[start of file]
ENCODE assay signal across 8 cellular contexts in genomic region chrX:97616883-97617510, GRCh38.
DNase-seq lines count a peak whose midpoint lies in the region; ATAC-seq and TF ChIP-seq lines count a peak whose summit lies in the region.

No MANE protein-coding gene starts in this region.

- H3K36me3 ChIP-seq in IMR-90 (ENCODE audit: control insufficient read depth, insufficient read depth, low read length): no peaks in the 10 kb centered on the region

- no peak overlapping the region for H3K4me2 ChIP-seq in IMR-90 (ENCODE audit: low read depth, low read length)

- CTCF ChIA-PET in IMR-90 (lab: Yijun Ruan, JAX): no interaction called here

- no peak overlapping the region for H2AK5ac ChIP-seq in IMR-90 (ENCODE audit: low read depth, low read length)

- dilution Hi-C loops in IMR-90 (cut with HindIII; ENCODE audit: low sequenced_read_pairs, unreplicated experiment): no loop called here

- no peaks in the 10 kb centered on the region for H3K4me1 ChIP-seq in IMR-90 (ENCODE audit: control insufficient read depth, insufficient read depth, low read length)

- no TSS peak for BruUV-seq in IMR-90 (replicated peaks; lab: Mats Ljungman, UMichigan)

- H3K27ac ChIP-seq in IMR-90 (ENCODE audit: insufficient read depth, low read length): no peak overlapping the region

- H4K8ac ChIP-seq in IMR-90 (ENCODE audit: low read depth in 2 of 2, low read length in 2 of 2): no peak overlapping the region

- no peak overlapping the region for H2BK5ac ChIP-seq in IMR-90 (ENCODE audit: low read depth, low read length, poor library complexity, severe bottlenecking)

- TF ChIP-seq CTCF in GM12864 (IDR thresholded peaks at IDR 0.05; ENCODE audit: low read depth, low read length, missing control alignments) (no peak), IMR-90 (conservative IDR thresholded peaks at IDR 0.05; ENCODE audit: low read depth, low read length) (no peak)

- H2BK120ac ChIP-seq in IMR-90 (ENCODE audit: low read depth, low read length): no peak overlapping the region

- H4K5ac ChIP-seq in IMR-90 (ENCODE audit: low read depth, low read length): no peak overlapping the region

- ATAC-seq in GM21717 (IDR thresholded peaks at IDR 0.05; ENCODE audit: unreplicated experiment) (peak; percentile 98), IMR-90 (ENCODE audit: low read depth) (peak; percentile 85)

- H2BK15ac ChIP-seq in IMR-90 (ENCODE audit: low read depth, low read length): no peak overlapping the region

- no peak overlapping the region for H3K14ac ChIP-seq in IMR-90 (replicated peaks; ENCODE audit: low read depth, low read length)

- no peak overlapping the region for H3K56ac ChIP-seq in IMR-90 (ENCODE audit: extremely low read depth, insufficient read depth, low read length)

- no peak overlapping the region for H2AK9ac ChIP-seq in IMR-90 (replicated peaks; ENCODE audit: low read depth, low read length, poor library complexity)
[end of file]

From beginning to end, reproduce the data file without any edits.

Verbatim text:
ENCODE assay signal across 8 cellular contexts in genomic region chrX:97616883-97617510, GRCh38.
DNase-seq lines count a peak whose midpoint lies in the region; ATAC-seq and TF ChIP-seq lines count a peak whose summit lies in the region.

No MANE protein-coding gene starts in this region.

- H3K36me3 ChIP-seq in IMR-90 (ENCODE audit: control insufficient read depth, insufficient read depth, low read length): no peaks in the 10 kb centered on the region

- no peak overlapping the region for H3K4me2 ChIP-seq in IMR-90 (ENCODE audit: low read depth, low read length)

- CTCF ChIA-PET in IMR-90 (lab: Yijun Ruan, JAX): no interaction called here

- no peak overlapping the region for H2AK5ac ChIP-seq in IMR-90 (ENCODE audit: low read depth, low read length)

- dilution Hi-C loops in IMR-90 (cut with HindIII; ENCODE audit: low sequenced_read_pairs, unreplicated experiment): no loop called here

- no peaks in the 10 kb centered on the region for H3K4me1 ChIP-seq in IMR-90 (ENCODE audit: control insufficient read depth, insufficient read depth, low read length)

- no TSS peak for BruUV-seq in IMR-90 (replicated peaks; lab: Mats Ljungman, UMichigan)

- H3K27ac ChIP-seq in IMR-90 (ENCODE audit: insufficient read depth, low read length): no peak overlapping the region

- H4K8ac ChIP-seq in IMR-90 (ENCODE audit: low read depth in 2 of 2, low read length in 2 of 2): no peak overlapping the region

- no peak overlapping the region for H2BK5ac ChIP-seq in IMR-90 (ENCODE audit: low read depth, low read length, poor library complexity, severe bottlenecking)

- TF ChIP-seq CTCF in GM12864 (IDR thresholded peaks at IDR 0.05; ENCODE audit: low read depth, low read length, missing control alignments) (no peak), IMR-90 (conservative IDR thresholded peaks at IDR 0.05; ENCODE audit: low read depth, low read length) (no peak)

- H2BK120ac ChIP-seq in IMR-90 (ENCODE audit: low read depth, low read length): no peak overlapping the region

- H4K5ac ChIP-seq in IMR-90 (ENCODE audit: low read depth, low read length): no peak overlapping the region

- ATAC-seq in GM21717 (IDR thresholded peaks at IDR 0.05; ENCODE audit: unreplicated experiment) (peak; percentile 98), IMR-90 (ENCODE audit: low read depth) (peak; percentile 85)

- H2BK15ac ChIP-seq in IMR-90 (ENCODE audit: low read depth, low read length): no peak overlapping the region

- no peak overlapping the region for H3K14ac ChIP-seq in IMR-90 (replicated peaks; ENCODE audit: low read depth, low read length)

- no peak overlapping the region for H3K56ac ChIP-seq in IMR-90 (ENCODE audit: extremely low read depth, insufficient read depth, low read length)

- no peak overlapping the region for H2AK9ac ChIP-seq in IMR-90 (replicated peaks; ENCODE audit: low read depth, low read length, poor library complexity)